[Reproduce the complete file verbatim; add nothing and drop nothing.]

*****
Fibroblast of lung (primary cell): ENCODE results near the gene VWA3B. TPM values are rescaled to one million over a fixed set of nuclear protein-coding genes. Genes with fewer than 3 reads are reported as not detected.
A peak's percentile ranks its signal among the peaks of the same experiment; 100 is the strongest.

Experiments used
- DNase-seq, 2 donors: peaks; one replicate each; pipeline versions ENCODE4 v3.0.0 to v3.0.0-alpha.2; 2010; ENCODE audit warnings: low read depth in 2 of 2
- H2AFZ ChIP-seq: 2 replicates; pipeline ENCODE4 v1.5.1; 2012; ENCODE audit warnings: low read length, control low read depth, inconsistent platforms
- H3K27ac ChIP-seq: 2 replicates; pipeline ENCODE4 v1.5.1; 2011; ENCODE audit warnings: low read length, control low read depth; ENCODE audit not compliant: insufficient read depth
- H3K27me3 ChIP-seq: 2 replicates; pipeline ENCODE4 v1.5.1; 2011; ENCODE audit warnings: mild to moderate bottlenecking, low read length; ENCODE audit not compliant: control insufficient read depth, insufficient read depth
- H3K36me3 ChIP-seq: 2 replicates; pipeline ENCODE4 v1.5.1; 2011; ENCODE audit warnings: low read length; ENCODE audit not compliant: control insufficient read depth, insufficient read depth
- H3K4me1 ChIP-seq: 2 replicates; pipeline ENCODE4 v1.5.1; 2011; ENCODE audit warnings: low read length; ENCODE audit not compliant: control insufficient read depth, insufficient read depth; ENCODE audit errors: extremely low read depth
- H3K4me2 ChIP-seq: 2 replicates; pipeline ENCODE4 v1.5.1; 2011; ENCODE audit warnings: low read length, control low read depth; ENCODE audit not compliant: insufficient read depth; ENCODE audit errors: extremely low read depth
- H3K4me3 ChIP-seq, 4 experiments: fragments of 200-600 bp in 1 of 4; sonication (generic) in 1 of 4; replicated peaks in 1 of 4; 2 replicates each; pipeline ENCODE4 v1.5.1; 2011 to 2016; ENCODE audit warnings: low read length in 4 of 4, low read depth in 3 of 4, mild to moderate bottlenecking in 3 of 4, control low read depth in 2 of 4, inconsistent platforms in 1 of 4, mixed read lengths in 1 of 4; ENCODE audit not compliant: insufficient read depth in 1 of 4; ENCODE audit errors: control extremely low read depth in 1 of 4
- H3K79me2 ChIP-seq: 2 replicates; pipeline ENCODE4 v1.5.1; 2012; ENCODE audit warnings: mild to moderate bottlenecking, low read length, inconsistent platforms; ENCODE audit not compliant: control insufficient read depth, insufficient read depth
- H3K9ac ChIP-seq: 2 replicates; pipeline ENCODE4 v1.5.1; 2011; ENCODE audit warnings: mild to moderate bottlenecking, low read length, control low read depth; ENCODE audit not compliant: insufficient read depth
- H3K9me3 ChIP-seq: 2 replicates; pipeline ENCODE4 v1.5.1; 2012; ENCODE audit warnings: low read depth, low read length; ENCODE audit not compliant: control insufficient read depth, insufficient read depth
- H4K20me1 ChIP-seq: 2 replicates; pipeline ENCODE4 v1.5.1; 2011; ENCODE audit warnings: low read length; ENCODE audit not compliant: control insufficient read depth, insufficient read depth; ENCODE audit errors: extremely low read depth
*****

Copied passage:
Fibroblast of lung (primary cell): ENCODE results near the gene VWA3B. TPM values are rescaled to one million over a fixed set of nuclear protein-coding genes. Genes with fewer than 3 reads are reported as not detected.
A peak's percentile ranks its signal among the peaks of the same experiment; 100 is the strongest.

Experiments used
- DNase-seq, 2 donors: peaks; one replicate each; pipeline versions ENCODE4 v3.0.0 to v3.0.0-alpha.2; 2010; ENCODE audit warnings: low read depth in 2 of 2
- H2AFZ ChIP-seq: 2 replicates; pipeline ENCODE4 v1.5.1; 2012; ENCODE audit warnings: low read length, control low read depth, inconsistent platforms
- H3K27ac ChIP-seq: 2 replicates; pipeline ENCODE4 v1.5.1; 2011; ENCODE audit warnings: low read length, control low read depth; ENCODE audit not compliant: insufficient read depth
- H3K27me3 ChIP-seq: 2 replicates; pipeline ENCODE4 v1.5.1; 2011; ENCODE audit warnings: mild to moderate bottlenecking, low read length; ENCODE audit not compliant: control insufficient read depth, insufficient read depth
- H3K36me3 ChIP-seq: 2 replicates; pipeline ENCODE4 v1.5.1; 2011; ENCODE audit warnings: low read length; ENCODE audit not compliant: control insufficient read depth, insufficient read depth
- H3K4me1 ChIP-seq: 2 replicates; pipeline ENCODE4 v1.5.1; 2011; ENCODE audit warnings: low read length; ENCODE audit not compliant: control insufficient read depth, insufficient read depth; ENCODE audit errors: extremely low read depth
- H3K4me2 ChIP-seq: 2 replicates; pipeline ENCODE4 v1.5.1; 2011; ENCODE audit warnings: low read length, control low read depth; ENCODE audit not compliant: insufficient read depth; ENCODE audit errors: extremely low read depth
- H3K4me3 ChIP-seq, 4 experiments: fragments of 200-600 bp in 1 of 4; sonication (generic) in 1 of 4; replicated peaks in 1 of 4; 2 replicates each; pipeline ENCODE4 v1.5.1; 2011 to 2016; ENCODE audit warnings: low read length in 4 of 4, low read depth in 3 of 4, mild to moderate bottlenecking in 3 of 4, control low read depth in 2 of 4, inconsistent platforms in 1 of 4, mixed read lengths in 1 of 4; ENCODE audit not compliant: insufficient read depth in 1 of 4; ENCODE audit errors: control extremely low read depth in 1 of 4
- H3K79me2 ChIP-seq: 2 replicates; pipeline ENCODE4 v1.5.1; 2012; ENCODE audit warnings: mild to moderate bottlenecking, low read length, inconsistent platforms; ENCODE audit not compliant: control insufficient read depth, insufficient read depth
- H3K9ac ChIP-seq: 2 replicates; pipeline ENCODE4 v1.5.1; 2011; ENCODE audit warnings: mild to moderate bottlenecking, low read length, control low read depth; ENCODE audit not compliant: insufficient read depth
- H3K9me3 ChIP-seq: 2 replicates; pipeline ENCODE4 v1.5.1; 2012; ENCODE audit warnings: low read depth, low read length; ENCODE audit not compliant: control insufficient read depth, insufficient read depth
- H4K20me1 ChIP-seq: 2 replicates; pipeline ENCODE4 v1.5.1; 2011; ENCODE audit warnings: low read length; ENCODE audit not compliant: control insufficient read depth, insufficient read depth; ENCODE audit errors: extremely low read depth